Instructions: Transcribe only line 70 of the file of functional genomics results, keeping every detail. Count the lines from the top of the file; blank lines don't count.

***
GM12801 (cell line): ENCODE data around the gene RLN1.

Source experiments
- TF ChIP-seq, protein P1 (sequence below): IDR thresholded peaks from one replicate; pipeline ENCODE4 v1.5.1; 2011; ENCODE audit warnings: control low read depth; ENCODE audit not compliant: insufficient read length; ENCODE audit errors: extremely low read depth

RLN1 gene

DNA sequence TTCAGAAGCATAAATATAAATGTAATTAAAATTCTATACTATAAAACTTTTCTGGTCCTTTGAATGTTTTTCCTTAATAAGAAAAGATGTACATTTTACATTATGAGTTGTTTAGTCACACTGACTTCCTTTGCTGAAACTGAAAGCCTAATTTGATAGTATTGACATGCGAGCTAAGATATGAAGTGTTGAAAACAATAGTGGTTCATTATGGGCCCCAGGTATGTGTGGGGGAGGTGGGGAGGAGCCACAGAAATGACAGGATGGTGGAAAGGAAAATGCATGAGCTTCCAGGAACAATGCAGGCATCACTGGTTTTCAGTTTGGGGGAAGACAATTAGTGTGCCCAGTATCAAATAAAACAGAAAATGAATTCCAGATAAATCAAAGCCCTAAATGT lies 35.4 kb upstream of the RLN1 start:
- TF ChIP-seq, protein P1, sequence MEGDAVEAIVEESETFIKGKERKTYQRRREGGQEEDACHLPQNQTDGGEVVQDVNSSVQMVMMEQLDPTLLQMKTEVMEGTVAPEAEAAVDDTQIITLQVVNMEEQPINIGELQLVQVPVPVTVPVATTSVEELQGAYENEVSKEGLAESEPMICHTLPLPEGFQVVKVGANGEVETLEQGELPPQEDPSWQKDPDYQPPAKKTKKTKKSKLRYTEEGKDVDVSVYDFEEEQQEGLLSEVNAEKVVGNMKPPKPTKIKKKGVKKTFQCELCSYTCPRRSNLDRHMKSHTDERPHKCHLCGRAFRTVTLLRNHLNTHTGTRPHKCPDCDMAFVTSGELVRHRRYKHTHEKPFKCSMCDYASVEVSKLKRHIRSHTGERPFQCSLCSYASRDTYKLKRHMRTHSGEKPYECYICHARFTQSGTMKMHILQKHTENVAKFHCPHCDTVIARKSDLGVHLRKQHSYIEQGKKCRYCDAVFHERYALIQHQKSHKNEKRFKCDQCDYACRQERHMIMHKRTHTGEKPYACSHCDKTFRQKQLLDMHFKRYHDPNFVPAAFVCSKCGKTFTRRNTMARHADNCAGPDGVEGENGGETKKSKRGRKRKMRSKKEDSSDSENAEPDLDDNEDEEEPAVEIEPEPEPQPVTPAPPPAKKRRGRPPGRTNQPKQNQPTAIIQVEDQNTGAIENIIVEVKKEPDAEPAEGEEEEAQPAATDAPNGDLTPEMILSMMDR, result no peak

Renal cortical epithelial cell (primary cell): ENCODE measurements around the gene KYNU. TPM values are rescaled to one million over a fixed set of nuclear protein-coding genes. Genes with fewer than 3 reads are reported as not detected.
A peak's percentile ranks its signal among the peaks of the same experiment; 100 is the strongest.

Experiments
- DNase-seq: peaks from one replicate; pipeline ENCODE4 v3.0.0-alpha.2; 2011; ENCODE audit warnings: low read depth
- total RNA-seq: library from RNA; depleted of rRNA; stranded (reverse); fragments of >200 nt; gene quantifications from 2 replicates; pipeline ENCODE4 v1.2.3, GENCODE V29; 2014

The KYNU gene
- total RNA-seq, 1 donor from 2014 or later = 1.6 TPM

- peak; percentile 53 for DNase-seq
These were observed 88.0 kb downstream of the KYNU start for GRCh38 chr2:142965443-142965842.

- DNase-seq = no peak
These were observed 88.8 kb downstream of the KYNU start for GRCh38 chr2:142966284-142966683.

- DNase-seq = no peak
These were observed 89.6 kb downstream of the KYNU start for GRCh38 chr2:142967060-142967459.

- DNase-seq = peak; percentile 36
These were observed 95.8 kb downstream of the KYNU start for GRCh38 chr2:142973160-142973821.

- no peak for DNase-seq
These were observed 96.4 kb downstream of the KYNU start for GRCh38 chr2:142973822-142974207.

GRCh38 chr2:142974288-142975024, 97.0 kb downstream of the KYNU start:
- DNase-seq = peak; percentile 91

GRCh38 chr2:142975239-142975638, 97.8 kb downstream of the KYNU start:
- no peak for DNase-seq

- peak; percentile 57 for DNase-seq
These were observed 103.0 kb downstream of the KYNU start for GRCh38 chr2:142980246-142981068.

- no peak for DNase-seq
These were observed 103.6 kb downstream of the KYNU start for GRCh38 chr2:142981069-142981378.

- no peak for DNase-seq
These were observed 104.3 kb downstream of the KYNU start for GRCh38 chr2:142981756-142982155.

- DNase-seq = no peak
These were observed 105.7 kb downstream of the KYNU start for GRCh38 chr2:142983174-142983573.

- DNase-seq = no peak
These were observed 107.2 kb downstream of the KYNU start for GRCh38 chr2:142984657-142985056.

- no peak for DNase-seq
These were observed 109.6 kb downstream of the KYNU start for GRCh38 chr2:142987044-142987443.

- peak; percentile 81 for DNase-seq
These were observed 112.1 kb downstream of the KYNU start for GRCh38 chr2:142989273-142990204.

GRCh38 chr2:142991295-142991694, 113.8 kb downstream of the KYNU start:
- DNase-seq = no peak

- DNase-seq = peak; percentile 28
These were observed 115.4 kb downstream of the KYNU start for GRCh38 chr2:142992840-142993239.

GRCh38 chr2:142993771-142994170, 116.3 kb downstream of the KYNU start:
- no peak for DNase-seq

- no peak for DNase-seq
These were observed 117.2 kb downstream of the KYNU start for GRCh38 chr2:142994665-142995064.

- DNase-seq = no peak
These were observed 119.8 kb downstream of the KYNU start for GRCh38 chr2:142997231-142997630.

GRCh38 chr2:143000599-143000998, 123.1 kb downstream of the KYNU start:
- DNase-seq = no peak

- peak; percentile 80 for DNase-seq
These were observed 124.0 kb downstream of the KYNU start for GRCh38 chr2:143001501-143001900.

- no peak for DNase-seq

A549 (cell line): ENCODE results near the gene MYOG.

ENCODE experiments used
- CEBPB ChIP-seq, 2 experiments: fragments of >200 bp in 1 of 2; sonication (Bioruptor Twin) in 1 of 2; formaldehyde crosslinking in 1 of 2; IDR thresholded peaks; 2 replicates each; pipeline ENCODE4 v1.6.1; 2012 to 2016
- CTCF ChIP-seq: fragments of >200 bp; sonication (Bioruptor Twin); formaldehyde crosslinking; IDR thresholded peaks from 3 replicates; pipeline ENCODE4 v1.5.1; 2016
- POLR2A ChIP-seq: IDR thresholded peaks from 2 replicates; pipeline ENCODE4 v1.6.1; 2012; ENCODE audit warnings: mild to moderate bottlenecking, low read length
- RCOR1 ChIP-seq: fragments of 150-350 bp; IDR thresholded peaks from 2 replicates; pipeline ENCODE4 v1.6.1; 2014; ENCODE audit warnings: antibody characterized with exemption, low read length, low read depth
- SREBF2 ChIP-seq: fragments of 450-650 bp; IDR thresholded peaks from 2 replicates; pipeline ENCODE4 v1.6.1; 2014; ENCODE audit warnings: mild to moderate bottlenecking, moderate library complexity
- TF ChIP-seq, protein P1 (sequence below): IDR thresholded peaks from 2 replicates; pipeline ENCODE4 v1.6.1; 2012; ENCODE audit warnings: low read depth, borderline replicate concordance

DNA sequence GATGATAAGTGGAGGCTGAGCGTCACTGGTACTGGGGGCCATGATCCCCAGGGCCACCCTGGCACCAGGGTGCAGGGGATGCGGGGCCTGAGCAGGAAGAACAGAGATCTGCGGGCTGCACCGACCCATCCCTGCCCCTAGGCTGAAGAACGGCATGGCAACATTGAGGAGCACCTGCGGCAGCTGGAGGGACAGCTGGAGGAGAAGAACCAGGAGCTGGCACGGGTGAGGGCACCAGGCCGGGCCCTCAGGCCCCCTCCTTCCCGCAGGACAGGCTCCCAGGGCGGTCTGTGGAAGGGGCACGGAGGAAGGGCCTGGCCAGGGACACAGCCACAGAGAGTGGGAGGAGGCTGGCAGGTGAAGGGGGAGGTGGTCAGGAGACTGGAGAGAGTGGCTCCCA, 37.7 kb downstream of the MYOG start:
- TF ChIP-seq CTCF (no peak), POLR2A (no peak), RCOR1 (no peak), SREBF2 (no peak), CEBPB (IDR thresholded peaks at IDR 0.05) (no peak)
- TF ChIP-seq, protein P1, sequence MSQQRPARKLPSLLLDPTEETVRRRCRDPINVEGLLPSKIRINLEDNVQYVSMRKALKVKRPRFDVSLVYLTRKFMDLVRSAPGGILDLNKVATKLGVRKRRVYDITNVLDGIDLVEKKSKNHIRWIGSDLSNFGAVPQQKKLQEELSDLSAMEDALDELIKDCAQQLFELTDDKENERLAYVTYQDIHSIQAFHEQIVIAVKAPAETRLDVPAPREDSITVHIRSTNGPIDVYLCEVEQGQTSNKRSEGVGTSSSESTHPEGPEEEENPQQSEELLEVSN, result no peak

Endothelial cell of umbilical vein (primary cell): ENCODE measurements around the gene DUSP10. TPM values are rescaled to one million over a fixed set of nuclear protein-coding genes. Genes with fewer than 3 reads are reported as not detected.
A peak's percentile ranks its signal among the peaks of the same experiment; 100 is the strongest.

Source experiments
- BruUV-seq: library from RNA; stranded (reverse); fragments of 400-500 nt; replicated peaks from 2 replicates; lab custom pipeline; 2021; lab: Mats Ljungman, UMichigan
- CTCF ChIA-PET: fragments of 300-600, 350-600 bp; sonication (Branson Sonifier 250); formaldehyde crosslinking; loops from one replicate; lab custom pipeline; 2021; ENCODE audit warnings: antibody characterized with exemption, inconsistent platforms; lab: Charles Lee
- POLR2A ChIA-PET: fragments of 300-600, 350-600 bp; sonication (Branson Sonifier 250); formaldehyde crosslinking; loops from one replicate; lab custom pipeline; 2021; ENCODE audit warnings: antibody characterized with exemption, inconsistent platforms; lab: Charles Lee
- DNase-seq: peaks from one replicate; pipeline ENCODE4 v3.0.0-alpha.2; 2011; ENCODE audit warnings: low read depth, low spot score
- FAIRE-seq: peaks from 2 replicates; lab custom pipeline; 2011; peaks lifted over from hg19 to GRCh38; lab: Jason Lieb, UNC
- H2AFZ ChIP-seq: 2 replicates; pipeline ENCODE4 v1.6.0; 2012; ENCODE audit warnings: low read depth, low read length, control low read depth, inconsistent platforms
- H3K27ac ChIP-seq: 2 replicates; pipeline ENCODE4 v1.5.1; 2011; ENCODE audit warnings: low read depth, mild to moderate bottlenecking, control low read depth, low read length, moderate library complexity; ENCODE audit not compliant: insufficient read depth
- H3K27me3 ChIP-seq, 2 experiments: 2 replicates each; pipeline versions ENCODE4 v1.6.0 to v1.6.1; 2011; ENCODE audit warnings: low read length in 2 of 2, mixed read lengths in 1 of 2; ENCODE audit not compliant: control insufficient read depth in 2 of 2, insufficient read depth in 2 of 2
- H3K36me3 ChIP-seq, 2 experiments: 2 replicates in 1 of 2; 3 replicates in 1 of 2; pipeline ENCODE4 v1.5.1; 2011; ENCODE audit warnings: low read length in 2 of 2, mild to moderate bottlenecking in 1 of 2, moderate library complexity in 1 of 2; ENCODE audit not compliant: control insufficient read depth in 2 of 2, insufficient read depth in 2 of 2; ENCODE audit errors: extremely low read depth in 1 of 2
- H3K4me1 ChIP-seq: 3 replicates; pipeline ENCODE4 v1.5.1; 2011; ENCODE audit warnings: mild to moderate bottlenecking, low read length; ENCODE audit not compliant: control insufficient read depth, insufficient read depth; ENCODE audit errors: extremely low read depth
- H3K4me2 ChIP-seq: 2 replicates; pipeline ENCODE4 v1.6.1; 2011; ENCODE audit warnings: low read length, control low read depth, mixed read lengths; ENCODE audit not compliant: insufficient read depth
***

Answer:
Source experiments